- Talk with the doctor before starting any new drug, including prescription or OTC, natural products, or vitamins.
- Some drugs may have another patient information leaflet. Check with your pharmacist. If you have any questions about this medicine, please talk with your doctor, nurse, pharmacist, or other health care provider.
- If you think there has been an overdose, call your poison control center or get medical care right away. Be ready to tell or show what was taken, how much, and when it happened.
This information should not be used to decide whether or not to take insulin isophane NPH/insulin regular (vials) or any other medicine. Only the healthcare provider has the knowledge and training to decide which medicines are right for a specific patient. This information does not endorse any medicine as safe, effective, or approved for treating any patient or health condition. This is only a brief summary of general information about this medicine. It does NOT include all information about the possible uses, directions, warnings, precautions, interactions, adverse effects, or risks that may apply to insulin isophane NPH/insulin regular. This information is not specific medical advice and does not replace information you receive from the healthcare provider. You must talk with the healthcare provider for complete information about the risks and benefits of using this medicine.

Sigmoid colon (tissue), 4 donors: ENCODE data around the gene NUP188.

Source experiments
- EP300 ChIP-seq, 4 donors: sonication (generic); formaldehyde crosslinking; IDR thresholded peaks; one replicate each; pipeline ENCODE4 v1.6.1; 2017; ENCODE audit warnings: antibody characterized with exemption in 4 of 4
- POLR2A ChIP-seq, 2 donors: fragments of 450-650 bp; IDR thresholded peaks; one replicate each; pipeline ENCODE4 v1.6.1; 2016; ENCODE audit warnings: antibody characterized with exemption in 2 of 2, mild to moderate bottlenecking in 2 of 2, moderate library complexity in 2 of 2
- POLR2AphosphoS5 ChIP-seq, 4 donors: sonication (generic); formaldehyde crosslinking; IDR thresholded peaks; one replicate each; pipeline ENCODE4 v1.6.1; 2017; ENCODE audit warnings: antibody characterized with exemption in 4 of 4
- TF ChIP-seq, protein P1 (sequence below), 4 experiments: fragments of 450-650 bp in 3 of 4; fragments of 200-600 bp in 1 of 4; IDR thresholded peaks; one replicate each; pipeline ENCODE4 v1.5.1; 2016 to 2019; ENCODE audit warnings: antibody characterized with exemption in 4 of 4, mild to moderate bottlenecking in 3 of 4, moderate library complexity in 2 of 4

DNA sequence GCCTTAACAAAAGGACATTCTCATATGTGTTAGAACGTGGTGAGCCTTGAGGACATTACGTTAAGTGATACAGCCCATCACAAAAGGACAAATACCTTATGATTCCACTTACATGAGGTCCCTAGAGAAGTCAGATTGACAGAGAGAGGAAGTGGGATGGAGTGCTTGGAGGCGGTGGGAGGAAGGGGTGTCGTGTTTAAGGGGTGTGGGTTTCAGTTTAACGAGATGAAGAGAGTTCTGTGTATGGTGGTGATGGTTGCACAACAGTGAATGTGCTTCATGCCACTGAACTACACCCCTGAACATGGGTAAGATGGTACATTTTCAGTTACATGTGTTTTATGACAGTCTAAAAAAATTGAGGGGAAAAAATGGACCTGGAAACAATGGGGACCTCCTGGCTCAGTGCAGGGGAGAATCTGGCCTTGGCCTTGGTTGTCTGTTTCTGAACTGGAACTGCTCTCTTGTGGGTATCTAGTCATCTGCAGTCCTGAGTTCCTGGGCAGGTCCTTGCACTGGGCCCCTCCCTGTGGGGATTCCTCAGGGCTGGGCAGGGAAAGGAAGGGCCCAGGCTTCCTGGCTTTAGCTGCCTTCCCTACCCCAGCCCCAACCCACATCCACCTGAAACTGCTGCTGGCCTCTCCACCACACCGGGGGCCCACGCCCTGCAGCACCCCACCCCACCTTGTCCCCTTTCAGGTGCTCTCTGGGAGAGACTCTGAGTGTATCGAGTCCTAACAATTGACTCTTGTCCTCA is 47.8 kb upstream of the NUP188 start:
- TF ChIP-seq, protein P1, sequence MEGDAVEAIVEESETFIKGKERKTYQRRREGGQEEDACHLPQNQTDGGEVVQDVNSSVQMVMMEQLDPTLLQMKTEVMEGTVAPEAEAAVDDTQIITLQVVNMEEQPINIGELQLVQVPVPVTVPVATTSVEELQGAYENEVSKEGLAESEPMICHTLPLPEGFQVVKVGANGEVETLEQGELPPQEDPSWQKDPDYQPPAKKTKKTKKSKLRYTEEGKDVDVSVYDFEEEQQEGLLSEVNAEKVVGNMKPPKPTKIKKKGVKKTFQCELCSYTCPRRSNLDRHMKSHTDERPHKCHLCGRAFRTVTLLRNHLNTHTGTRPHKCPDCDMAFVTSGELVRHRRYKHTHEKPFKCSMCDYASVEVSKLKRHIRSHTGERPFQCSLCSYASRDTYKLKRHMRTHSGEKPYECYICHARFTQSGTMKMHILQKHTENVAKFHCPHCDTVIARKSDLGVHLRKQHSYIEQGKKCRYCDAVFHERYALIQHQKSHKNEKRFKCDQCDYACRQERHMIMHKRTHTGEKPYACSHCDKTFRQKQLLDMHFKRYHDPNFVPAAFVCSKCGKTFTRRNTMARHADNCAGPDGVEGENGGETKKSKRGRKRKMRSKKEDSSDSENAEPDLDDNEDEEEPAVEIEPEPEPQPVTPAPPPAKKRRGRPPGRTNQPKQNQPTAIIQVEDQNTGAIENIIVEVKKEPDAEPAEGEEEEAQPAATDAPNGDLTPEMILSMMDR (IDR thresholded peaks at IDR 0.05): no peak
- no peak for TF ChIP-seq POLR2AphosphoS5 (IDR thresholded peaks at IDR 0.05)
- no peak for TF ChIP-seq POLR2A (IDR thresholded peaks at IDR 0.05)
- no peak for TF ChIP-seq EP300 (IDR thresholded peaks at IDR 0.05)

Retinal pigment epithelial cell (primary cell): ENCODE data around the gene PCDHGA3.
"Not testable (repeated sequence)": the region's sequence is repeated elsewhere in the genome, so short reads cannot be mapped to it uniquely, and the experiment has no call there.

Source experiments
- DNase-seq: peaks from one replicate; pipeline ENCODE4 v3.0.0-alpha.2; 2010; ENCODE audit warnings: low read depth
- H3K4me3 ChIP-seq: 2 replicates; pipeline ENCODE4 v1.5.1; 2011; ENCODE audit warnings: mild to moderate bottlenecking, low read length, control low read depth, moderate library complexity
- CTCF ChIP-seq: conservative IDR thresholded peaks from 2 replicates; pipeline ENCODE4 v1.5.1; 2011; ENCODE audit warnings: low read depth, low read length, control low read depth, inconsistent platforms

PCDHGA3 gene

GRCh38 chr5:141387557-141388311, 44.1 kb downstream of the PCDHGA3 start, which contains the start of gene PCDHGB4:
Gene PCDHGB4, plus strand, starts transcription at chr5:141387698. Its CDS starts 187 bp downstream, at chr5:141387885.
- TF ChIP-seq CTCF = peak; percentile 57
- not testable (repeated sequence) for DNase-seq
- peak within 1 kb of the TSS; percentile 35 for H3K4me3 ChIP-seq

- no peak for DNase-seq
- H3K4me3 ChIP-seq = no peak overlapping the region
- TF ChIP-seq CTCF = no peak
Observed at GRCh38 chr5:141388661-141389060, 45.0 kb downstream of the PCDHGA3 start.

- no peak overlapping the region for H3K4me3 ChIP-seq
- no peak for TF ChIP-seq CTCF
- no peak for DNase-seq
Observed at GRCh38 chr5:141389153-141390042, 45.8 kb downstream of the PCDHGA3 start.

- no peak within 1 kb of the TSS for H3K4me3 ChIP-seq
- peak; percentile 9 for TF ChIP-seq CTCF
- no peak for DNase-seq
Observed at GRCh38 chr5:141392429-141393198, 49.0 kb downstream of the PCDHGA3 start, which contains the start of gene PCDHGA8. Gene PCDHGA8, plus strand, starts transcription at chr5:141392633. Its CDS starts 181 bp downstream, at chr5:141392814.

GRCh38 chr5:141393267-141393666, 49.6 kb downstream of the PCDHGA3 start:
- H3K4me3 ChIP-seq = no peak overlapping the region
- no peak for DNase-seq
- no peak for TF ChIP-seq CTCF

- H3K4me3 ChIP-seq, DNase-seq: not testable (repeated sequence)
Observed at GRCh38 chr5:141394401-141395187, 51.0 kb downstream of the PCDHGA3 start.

Review Date: October 4, 2017
More about insulin isophane/insulin regular
- Side Effects
- During Pregnancy
- Dosage Information
- Drug Interactions
- Support Group
- En Español